rpm-ostree. The same information can be obtained running an
root@photon-host [ ~ ]# ostree admin status * photon 56ef687f1319604b7900a232715718d26ca407de7e1dc89251b206f8e255dcb4.0 Version: 1.0_minimal origin refspec: photon:photon/1.0/x86_64/minimal
But where is this information stored? As you may have guessed, the local repo stores the heads of the deployed trees - the most recent commitment ID, just like Git does:
root@photon-host [ ~ ]# cat /ostree/repo/refs/heads/ostree/0/1/0 56ef687f1319604b7900a232715718d26ca407de7e1dc89251b206f8e255dcb4
This also where this command that lists the references (local heads and remotes) takes its data from:
root@photon-host [ ~ ]# ostree refs photon:photon/1.0/x86_64/minimal ostree/0/1/0
Based on that, it could find the root of the deployment that it boots from. The actual filetree is deployed right here:
root@photon-host [ ~ ]# ls -l /ostree/deploy/photon/deploy/56ef687f1319604b7900a232715718d26ca407de7e1dc89251b206f8e255dcb4.0 total 36 lrwxrwxrwx 1 root root 7 Jun 9 18:26 bin -> usr/bin drwxr-xr-x 4 root root 4096 Jan 1 1970 boot drwxr-xr-x 2 root root 4096 Jan 1 1970 dev drwxr-xr-x 33 root root 4096 Jun 12 23:04 etc lrwxrwxrwx 1 root root 8 Jun 9 18:26 home -> var/home lrwxrwxrwx 1 root root 7 Jun 9 18:26 lib -> usr/lib lrwxrwxrwx 1 root root 7 Jun 9 18:26 lib64 -> usr/lib lrwxrwxrwx 1 root root 9 Jun 9 18:26 media -> run/media lrwxrwxrwx 1 root root 7 Jun 9 18:26 mnt -> var/mnt lrwxrwxrwx 1 root root 7 Jun 9 18:26 opt -> var/opt lrwxrwxrwx 1 root root 14 Jun 9 18:26 ostree -> sysroot/ostree drwxr-xr-x 2 root root 4096 Jan 1 1970 proc lrwxrwxrwx 1 root root 12 Jun 9 18:26 root -> var/roothome drwxr-xr-x 2 root root 4096 Jan 1 1970 run lrwxrwxrwx 1 root root 8 Jun 9 18:26 sbin -> usr/sbin lrwxrwxrwx 1 root root 7 Jun 9 18:26 srv -> var/srv drwxr-xr-x 2 root root 4096 Jan 1 1970 sys drwxr-xr-x 2 root root 4096 Jan 1 1970 sysroot lrwxrwxrwx 1 root root 11 Jun 9 18:26 tmp -> sysroot/tmp drwxr-xr-x 10 root root 4096 Jan 1 1970 usr drwxr-xr-x 7 root root 4096 Jun 9 18:26 var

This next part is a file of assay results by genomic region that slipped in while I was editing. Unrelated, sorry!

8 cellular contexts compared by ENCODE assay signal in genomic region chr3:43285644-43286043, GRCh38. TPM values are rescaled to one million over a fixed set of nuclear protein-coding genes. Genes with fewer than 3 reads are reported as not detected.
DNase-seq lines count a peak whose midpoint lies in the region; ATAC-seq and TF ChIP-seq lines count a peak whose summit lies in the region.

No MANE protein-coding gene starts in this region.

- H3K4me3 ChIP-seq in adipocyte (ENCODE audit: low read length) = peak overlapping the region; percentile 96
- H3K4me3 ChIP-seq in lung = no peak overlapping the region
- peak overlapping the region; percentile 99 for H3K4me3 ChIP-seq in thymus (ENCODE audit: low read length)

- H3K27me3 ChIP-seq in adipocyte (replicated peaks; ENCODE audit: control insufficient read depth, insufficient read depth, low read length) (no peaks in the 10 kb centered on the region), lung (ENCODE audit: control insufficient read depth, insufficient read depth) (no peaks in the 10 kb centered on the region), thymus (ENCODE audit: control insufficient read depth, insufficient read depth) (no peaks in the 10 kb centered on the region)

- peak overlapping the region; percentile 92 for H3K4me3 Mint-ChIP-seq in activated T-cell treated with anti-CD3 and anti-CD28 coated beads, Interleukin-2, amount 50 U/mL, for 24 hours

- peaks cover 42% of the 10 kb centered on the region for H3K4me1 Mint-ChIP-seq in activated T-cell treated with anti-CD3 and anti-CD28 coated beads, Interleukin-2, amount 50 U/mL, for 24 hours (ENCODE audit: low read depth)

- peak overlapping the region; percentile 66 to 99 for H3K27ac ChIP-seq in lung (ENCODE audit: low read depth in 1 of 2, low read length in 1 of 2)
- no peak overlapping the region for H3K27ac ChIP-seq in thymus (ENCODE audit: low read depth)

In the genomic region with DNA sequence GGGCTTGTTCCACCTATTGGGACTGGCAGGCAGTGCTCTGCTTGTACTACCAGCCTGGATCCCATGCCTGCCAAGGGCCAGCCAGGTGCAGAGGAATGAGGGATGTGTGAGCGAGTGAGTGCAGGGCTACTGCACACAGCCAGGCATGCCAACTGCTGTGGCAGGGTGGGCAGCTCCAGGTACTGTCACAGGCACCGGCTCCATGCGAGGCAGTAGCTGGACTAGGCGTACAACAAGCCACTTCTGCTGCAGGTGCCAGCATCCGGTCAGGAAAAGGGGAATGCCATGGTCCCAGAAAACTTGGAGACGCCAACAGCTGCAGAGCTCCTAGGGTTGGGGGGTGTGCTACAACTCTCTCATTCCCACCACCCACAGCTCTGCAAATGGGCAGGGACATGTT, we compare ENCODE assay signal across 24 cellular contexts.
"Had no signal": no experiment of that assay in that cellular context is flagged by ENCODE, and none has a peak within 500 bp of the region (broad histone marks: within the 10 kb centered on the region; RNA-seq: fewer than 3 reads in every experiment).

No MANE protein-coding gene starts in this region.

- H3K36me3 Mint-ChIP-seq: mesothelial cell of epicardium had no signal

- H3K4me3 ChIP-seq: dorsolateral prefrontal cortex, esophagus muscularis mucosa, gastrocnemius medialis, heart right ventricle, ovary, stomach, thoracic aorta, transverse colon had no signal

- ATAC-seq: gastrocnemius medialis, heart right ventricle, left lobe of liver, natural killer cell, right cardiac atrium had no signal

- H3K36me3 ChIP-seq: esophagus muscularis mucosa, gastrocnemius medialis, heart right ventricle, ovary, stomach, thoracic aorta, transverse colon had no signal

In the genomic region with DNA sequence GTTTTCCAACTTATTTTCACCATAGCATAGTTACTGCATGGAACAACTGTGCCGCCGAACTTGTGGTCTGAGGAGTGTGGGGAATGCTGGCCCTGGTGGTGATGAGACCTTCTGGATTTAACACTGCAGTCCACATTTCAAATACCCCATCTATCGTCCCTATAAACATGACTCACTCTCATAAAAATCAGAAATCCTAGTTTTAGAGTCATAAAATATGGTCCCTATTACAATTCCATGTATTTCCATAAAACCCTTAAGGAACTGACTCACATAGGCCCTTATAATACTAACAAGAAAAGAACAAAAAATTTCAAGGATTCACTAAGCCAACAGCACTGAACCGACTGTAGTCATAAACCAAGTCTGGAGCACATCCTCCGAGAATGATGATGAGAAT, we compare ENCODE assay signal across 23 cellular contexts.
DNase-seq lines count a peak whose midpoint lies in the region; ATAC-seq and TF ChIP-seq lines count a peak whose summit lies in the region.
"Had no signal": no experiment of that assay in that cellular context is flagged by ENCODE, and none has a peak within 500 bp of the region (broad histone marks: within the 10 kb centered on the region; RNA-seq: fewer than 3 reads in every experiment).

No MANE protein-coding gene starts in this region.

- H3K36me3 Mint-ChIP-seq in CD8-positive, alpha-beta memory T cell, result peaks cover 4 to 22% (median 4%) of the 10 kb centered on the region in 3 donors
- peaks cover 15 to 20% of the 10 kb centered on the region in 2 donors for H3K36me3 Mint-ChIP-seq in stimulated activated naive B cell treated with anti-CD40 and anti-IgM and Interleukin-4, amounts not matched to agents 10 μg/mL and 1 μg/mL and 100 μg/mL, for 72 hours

So how is a deployment linked to a specific branch, originating from a remote repo? Well, there is a file next to the deployed filetree root directory with the same name and .origin suffix, that contains exactly this info:
root@photon-host [ ~ ]# cat /ostree/deploy/photon/deploy/56ef687f1319604b7900a232715718d26ca407de7e1dc89251b206f8e255dcb4.0.origin [origin] refspec=photon:photon/1.0/x86_64/minimal
Fast forwarding a bit, if there is a new deployment due to an upgrade or rebase, a new filetree will be added at the same level, and a new .origin file will tie it to the remote branch it originated from.
The photon directory in the path is the actual OSname. Multiple deployments of same OS will share a writable /var folder.
root@photon-host [ ~ ]# ls -l /ostree/deploy/photon/var/ total 52 drwxr-xr-x 4 root root 4096 Jun 9 18:26 cache drwxr-xr-x 2 root root 4096 Jun 9 18:26 home drwxr-xr-x 13 root root 4096 Jun 9 18:26 lib drwxr-xr-x 2 root root 4096 Jun 9 18:26 local lrwxrwxrwx 1 root root 11 Jun 9 18:26 lock -> ../run/lock drwxr-xr-x 3 root root 4096 Jun 9 18:26 log drwxr-xr-x 2 root root 4096 Jun 9 18:26 mail drwxr-xr-x 2 root root 4096 Jun 9 18:26 mnt drwxr-xr-x 2 root root 4096 Jun 9 18:26 opt drwx------ 2 root root 4096 Jun 12 23:06 roothome lrwxrwxrwx 1 root root 6 Jun 9 18:26 run -> ../run drwxr-xr-x 2 root root 4096 Jun 9 18:26 spool drwxr-xr-x 2 root root 4096 Jun 9 18:26 srv drwxrwxrwt 4 root root 4096 Jun 12 23:04 tmp drwxr-xr-x 11 root root 4096 Jun 9 18:26 usrlocal